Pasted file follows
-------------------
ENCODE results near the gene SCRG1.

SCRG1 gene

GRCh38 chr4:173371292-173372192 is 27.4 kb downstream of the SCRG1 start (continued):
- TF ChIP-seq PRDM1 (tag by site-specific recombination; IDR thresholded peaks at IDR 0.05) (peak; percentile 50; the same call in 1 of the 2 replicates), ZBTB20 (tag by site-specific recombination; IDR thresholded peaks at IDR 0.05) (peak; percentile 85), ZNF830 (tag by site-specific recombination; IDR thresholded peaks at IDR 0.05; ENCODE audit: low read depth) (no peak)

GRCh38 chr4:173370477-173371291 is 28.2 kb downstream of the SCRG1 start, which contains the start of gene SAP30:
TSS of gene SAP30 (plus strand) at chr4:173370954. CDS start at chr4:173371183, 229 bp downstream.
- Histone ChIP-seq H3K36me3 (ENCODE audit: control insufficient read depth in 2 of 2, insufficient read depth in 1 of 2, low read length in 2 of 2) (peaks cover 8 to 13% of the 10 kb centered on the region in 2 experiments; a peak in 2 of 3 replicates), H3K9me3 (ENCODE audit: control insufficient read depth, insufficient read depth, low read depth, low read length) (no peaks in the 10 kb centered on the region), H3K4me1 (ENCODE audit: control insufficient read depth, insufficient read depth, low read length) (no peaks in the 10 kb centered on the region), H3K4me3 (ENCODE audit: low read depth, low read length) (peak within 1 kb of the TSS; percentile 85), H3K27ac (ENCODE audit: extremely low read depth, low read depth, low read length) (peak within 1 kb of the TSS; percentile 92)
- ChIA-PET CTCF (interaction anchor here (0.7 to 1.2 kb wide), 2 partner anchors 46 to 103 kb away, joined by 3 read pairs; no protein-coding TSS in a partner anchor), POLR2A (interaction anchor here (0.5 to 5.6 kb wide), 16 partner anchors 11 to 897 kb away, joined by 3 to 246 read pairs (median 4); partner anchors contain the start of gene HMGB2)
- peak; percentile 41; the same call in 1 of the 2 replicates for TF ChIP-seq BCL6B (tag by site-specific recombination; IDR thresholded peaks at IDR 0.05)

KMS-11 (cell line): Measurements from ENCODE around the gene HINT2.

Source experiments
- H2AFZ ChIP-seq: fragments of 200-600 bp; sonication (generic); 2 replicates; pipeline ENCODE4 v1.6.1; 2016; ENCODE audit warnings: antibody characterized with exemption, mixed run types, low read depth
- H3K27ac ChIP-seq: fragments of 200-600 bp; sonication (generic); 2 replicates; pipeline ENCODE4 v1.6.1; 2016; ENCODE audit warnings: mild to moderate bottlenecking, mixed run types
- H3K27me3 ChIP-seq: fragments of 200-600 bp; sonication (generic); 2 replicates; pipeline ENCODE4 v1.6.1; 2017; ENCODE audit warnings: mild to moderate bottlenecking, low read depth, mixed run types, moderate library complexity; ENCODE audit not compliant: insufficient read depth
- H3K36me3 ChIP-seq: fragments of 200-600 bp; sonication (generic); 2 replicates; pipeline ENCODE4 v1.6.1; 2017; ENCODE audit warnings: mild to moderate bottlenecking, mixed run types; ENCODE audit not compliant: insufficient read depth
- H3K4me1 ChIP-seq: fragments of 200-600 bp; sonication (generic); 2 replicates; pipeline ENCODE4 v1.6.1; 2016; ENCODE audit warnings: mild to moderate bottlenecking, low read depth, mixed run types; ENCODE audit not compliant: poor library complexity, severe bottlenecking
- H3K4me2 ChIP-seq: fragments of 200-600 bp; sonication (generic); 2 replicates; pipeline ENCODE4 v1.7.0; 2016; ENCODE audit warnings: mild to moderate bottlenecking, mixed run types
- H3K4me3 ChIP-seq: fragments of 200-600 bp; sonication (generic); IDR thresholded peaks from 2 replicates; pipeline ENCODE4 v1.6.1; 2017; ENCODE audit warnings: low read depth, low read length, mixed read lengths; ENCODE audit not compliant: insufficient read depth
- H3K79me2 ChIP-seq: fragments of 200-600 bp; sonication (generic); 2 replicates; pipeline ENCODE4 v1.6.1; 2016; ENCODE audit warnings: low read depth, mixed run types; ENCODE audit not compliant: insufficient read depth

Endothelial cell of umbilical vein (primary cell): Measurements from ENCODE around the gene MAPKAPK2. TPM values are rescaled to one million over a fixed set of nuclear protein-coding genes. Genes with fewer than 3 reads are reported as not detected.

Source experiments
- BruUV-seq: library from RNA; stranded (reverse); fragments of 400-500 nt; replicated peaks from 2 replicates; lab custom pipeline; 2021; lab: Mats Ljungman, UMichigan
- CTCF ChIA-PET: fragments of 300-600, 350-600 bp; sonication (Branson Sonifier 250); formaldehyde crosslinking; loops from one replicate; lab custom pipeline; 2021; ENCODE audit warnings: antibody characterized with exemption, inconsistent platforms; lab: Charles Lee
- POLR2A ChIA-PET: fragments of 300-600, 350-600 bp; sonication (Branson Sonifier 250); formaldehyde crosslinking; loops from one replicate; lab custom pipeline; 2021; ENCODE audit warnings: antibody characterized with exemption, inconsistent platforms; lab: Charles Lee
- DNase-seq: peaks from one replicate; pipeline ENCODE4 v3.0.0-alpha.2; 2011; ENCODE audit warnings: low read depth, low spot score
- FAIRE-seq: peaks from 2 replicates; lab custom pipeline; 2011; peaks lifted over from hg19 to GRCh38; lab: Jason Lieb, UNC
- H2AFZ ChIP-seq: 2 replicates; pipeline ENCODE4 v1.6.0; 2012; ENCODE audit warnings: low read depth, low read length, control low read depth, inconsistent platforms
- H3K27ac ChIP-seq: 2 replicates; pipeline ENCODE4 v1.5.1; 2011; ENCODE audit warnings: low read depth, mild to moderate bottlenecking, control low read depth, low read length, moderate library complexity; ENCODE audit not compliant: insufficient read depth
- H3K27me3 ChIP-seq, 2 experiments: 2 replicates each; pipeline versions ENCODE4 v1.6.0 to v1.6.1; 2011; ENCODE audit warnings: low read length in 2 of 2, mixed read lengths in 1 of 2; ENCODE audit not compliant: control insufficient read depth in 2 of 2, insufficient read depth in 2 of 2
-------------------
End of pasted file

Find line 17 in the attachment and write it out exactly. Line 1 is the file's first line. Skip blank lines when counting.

- H3K4me2 ChIP-seq: fragments of 200-600 bp; sonication (generic); 2 replicates; pipeline ENCODE4 v1.7.0; 2016; ENCODE audit warnings: mild to moderate bottlenecking, mixed run types